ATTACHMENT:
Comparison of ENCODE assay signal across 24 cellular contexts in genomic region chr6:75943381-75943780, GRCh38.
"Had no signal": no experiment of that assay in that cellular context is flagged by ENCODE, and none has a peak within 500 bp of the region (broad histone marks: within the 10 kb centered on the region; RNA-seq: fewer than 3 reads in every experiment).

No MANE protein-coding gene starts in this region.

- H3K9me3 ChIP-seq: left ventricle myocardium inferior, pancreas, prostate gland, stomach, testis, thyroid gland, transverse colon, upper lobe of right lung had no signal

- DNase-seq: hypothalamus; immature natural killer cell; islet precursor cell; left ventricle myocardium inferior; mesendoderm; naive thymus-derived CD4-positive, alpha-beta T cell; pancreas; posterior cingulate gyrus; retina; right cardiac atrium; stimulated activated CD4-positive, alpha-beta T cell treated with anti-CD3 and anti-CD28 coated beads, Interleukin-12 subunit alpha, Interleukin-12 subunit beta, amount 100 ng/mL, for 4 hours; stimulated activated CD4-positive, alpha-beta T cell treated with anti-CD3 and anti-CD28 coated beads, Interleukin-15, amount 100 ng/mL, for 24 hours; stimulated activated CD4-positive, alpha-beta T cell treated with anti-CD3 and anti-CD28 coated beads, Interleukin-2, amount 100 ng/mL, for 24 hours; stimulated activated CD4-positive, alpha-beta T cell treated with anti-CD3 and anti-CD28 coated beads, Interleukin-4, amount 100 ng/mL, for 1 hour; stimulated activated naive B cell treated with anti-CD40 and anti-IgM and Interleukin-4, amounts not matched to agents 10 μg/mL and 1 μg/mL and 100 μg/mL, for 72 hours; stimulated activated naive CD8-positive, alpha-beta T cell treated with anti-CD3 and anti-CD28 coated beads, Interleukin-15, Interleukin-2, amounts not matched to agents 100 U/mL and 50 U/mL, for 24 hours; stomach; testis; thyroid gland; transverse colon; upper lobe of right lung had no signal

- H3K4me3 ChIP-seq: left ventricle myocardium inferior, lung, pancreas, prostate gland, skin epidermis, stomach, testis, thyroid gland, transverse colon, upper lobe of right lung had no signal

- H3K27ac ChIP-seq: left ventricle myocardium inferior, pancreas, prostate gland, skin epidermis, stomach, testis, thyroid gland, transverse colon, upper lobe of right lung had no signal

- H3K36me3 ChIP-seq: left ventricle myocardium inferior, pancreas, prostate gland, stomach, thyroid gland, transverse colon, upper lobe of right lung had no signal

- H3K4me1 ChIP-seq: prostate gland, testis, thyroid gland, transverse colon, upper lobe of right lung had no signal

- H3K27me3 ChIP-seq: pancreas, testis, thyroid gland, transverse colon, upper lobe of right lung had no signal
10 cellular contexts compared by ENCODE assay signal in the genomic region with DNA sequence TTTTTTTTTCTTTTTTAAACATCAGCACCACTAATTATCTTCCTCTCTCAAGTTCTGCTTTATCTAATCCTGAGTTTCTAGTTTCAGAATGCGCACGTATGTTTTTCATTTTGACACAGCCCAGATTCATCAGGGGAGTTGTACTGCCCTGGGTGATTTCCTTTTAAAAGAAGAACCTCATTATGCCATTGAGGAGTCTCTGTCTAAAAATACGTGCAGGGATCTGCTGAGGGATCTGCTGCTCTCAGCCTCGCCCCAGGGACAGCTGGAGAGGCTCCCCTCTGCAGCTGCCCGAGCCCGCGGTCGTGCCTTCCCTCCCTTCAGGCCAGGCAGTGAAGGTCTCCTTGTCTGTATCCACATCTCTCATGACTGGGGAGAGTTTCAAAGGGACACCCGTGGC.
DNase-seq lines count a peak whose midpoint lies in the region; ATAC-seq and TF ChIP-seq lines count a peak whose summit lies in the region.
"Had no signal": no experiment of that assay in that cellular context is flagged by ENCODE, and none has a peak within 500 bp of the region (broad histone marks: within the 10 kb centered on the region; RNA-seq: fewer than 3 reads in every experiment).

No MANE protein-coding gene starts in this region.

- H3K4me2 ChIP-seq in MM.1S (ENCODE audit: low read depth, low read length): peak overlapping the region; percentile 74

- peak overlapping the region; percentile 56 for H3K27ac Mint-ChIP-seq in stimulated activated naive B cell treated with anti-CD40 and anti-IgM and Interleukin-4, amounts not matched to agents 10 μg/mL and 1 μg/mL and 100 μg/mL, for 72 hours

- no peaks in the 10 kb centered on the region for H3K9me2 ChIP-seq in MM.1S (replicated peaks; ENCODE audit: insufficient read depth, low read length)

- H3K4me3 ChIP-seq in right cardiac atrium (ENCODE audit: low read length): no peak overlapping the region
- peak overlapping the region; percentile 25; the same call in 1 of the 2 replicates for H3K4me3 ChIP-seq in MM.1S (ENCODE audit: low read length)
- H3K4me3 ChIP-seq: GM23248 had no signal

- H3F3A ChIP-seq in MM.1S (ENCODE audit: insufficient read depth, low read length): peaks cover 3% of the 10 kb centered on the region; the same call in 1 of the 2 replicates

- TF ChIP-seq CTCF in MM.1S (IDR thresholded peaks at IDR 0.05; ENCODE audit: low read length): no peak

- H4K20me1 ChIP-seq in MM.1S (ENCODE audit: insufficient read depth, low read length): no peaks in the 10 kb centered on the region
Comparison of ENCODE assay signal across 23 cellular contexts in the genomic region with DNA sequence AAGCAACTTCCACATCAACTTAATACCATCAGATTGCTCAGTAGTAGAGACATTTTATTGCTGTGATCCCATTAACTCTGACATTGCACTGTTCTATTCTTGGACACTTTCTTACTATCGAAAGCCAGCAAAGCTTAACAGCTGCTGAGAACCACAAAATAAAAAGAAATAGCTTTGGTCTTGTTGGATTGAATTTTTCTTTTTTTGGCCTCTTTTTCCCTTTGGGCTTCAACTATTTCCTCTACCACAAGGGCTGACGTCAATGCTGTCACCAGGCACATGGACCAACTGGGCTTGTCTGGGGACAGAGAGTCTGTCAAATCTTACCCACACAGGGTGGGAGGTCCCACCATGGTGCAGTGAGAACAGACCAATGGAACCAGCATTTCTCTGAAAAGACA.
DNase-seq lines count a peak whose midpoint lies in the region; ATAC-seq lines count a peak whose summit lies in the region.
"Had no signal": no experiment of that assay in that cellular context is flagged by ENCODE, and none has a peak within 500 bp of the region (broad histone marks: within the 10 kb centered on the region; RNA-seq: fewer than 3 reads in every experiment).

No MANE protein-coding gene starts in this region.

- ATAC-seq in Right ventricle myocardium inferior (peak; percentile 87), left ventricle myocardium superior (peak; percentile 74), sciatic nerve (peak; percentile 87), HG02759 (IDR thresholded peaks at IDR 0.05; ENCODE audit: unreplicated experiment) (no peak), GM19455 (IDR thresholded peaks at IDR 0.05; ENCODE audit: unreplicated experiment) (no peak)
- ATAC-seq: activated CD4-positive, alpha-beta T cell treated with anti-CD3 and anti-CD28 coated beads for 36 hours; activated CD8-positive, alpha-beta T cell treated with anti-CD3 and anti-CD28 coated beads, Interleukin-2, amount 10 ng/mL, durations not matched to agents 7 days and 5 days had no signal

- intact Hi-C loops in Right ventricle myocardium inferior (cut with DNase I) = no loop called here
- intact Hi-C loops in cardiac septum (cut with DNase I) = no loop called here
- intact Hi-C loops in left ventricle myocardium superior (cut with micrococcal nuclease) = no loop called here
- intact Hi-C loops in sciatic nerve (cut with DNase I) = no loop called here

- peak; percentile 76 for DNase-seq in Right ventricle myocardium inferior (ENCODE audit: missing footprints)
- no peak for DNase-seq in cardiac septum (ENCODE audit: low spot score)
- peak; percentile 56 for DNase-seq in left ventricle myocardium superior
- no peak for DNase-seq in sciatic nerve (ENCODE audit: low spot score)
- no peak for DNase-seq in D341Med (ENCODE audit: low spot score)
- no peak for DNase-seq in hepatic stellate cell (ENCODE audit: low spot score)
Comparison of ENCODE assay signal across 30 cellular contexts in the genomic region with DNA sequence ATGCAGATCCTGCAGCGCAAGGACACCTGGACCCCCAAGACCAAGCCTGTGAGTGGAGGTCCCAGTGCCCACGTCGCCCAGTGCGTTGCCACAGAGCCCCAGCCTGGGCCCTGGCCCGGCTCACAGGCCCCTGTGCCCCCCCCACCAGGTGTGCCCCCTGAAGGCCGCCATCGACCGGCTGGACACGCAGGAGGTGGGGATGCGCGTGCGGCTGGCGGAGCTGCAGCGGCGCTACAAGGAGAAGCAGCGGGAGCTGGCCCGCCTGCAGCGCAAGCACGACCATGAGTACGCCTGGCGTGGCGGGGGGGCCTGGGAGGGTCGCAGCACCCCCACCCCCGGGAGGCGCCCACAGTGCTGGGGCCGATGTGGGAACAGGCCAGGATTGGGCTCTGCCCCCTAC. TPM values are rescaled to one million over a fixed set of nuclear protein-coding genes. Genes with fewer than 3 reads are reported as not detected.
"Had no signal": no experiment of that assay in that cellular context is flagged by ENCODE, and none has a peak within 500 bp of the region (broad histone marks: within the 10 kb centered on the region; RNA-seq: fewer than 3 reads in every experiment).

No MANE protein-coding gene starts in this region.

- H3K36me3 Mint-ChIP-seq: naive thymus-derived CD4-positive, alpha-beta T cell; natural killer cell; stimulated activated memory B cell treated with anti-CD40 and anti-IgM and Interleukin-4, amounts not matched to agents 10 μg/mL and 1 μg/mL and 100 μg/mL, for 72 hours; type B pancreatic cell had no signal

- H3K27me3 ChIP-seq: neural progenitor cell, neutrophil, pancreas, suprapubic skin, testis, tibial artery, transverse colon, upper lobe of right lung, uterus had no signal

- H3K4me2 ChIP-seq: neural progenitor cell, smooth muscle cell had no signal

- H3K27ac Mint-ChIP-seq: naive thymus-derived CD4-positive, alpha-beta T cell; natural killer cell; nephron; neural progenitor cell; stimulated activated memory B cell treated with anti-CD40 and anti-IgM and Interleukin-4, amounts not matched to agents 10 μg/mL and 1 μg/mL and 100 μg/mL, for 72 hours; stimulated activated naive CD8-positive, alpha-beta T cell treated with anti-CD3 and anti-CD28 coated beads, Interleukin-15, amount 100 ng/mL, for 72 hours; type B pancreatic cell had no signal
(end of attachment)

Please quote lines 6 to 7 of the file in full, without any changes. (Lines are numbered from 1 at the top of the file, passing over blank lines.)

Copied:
- H3K4me3 ChIP-seq: left ventricle myocardium inferior, lung, pancreas, prostate gland, skin epidermis, stomach, testis, thyroid gland, transverse colon, upper lobe of right lung had no signal

- H3K27ac ChIP-seq: left ventricle myocardium inferior, pancreas, prostate gland, skin epidermis, stomach, testis, thyroid gland, transverse colon, upper lobe of right lung had no signal